Episode 3

Lastly, “Ghosts of Illyria” finds the Enterprise visiting an abandoned colony of people once banned from the Federation due to a blanket rule against genetic engineering. The crew contracts a virus that spreads aggressively aboard ship, while members of the away team are trapped in an ion storm on the surface. The solutions to both problems reveal a deeper complexity to the Federation’s blanket rule, while the reason for the virus’s spread in the first place introduces another ethical dilemma entirely.

I’ve already seen people misread this episode as “pro-eugenics”, which overlooks its core argument that reasons for genetic curation go far beyond the trauma of Terran eugenics histories. (In other words, treating all genetic changes as eugenics might be reductive.) We’re already in an era of gene therapy (for instance, moving toward curing Type-1 diabetes in humans), while still grappling with classic eugenicists. Four happy humans to this episode, for presenting an issue with no easy and universal solution.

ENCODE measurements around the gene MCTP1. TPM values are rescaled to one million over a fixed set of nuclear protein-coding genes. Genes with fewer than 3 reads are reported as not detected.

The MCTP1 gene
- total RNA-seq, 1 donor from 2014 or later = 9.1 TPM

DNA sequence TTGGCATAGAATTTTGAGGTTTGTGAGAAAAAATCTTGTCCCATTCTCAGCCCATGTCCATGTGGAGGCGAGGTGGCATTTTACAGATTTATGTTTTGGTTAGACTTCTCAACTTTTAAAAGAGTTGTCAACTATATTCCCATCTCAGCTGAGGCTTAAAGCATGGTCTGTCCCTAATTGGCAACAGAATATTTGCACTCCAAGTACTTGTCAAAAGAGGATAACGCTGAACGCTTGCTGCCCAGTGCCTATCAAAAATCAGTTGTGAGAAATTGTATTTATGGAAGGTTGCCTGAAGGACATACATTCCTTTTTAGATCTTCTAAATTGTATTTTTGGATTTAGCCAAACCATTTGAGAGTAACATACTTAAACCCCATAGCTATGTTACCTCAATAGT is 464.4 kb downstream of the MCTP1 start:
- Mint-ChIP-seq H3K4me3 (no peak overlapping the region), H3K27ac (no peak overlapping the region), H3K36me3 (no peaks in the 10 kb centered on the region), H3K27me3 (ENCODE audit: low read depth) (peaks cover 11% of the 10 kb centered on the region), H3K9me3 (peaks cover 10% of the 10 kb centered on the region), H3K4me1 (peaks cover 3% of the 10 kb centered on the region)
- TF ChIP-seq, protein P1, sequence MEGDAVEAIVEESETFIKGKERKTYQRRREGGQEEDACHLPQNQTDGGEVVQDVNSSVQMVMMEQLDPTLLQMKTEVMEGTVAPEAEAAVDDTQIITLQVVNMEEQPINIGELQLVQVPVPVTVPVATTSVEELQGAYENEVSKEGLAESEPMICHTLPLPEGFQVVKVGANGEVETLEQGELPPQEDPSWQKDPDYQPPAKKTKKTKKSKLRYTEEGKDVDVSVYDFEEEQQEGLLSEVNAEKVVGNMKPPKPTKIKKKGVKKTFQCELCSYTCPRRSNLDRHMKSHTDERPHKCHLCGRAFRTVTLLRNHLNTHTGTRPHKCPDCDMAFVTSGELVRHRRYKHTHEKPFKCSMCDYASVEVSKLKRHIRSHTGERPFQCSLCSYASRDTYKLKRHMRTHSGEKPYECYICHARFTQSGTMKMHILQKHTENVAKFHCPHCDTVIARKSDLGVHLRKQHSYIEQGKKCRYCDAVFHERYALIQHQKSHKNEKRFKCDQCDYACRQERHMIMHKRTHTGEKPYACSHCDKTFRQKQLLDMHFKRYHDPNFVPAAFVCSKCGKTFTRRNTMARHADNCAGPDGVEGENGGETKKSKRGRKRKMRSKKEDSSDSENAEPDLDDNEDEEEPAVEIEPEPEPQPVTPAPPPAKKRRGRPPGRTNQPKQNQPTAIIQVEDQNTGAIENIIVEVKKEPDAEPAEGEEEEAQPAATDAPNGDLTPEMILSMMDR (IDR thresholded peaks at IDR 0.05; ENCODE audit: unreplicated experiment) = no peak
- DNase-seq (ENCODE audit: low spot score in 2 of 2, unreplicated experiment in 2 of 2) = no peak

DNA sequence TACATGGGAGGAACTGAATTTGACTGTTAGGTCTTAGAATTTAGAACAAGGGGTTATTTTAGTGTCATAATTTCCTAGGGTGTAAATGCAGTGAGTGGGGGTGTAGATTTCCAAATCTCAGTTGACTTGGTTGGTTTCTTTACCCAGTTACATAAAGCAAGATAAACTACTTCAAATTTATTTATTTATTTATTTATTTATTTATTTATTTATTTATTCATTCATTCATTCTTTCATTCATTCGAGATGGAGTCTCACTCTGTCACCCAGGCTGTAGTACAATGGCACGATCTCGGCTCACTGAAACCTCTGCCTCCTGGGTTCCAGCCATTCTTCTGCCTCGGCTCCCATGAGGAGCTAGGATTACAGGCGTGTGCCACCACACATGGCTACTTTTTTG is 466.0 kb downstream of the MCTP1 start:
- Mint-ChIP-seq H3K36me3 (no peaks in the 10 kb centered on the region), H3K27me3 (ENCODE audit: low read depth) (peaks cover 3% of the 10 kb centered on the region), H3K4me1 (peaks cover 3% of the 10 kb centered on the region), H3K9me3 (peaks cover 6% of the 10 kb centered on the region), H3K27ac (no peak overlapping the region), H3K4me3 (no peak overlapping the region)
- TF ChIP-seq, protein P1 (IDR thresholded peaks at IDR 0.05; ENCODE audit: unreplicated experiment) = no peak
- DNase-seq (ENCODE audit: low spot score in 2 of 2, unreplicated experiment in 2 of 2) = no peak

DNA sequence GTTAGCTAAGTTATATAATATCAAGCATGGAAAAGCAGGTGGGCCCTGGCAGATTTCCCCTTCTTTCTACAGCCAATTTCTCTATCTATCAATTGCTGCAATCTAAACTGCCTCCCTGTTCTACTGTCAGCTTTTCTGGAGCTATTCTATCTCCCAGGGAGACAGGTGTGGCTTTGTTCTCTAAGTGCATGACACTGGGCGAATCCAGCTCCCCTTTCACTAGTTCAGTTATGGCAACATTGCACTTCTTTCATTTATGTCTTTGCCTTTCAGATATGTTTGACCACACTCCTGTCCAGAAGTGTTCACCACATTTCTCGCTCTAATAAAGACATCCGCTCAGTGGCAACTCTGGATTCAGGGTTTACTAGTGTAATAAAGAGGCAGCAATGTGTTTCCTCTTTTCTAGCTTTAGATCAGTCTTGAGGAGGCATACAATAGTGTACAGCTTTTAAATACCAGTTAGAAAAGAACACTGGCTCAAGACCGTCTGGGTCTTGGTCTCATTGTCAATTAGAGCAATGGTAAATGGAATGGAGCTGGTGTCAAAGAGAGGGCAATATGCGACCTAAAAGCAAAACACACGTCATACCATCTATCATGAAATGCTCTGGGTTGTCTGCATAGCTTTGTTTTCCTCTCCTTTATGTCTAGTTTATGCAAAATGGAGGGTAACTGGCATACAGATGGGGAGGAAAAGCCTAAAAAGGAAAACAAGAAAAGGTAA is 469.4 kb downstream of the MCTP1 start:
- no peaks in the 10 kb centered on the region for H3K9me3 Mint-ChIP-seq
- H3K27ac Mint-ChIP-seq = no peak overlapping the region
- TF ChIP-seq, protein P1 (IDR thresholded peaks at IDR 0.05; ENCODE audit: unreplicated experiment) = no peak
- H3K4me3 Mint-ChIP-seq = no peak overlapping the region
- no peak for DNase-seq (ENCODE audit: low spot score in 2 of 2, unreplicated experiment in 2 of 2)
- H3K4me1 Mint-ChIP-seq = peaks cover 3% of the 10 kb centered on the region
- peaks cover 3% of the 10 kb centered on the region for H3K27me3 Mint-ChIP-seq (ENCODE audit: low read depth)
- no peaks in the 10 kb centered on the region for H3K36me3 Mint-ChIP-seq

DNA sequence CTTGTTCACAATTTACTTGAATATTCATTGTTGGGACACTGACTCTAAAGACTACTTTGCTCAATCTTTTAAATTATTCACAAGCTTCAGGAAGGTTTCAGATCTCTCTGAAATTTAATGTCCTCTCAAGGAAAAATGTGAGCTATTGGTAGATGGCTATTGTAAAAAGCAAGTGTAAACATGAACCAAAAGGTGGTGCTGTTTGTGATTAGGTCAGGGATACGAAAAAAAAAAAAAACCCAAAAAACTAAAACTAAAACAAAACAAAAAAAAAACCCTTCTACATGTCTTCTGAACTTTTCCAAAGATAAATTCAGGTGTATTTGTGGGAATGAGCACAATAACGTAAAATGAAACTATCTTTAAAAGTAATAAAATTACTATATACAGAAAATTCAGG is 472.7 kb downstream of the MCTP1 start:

Dystopic fiction abounds. It is the easiest thing to imagine How It All Goes Wrong. Much more challenging is the work of envisioning a world where imperfection doesn’t keep us from striving to do better.

“Hit it” or quit it?

Starting with Episode 4, which airs May 26, I’ll open a channel around each episode with a more thorough OnlySky review of how “humanist” the piece is. Opinions will certainly vary!

But that’s the point, isn’t it?

In a world that too often treats dissent as only ever adversarial, we need more narrative staging grounds that allow us to explore the multiplicity of moral peaks around key social issues. And I’m thrilled that Star Trek: Strange New Worlds offers just such a promising platform for deeper discussion. The aim in humanism, after all, is never to build a uniform point of view. Rather, it’s to advance the philosophy (and public policy) that better empowers us to look upon our shared cosmos, each from our wonderfully varied subject positions—and from them, to strive to leave it a wee bit better than we found it.

I hope you’ll all engage.

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GLOBAL HUMANIST SHOPTALK M L Clark is a Canadian writer by birth, now based in Medellín, Colombia, who publishes speculative fiction and humanist essays with a focus on imagining a more just world.